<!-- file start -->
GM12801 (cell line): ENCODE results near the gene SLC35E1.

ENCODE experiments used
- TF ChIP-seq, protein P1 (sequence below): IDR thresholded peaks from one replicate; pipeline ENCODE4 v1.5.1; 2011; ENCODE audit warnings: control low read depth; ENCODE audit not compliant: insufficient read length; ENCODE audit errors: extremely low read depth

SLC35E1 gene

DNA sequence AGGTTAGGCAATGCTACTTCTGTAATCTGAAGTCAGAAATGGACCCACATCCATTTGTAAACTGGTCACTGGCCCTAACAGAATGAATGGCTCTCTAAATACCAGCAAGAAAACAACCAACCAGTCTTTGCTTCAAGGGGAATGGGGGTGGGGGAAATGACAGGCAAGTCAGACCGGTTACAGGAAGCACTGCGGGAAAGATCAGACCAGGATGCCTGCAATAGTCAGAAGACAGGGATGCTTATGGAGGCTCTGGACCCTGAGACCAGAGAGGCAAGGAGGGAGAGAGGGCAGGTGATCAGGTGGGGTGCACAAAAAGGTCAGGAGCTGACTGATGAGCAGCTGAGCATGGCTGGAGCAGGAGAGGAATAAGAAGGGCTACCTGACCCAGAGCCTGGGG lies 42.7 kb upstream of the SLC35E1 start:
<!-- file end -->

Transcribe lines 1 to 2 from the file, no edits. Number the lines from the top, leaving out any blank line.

GM12801 (cell line): ENCODE results near the gene SLC35E1.

ENCODE experiments used